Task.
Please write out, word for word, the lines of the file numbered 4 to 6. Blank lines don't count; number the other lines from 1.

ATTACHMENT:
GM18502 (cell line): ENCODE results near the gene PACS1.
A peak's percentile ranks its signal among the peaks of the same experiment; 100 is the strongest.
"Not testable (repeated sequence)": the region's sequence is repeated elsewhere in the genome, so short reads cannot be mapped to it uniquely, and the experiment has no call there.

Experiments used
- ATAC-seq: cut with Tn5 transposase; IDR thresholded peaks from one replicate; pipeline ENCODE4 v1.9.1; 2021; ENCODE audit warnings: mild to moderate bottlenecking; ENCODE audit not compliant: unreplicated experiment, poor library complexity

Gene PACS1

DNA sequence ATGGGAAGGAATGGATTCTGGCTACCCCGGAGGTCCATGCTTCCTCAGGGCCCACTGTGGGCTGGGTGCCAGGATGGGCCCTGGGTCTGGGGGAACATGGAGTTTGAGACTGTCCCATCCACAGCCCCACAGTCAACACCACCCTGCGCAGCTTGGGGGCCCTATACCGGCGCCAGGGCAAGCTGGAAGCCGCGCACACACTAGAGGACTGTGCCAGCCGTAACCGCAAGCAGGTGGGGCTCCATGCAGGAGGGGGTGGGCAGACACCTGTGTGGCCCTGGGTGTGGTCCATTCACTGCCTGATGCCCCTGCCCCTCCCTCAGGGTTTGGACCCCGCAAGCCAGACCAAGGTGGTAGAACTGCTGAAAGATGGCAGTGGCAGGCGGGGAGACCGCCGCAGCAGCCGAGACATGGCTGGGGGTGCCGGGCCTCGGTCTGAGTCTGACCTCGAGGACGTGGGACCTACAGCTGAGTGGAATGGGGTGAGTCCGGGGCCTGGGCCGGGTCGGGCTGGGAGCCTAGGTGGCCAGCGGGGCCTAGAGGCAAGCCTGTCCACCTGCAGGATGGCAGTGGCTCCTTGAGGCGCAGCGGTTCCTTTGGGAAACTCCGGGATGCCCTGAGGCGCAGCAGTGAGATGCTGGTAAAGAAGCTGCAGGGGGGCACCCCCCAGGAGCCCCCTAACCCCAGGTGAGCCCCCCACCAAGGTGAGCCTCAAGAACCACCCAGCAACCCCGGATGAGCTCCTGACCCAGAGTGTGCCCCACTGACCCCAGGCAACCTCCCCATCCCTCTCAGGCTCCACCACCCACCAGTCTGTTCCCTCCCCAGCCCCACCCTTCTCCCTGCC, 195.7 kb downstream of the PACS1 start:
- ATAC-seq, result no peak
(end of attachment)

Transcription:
Experiments used
- ATAC-seq: cut with Tn5 transposase; IDR thresholded peaks from one replicate; pipeline ENCODE4 v1.9.1; 2021; ENCODE audit warnings: mild to moderate bottlenecking; ENCODE audit not compliant: unreplicated experiment, poor library complexity

Gene PACS1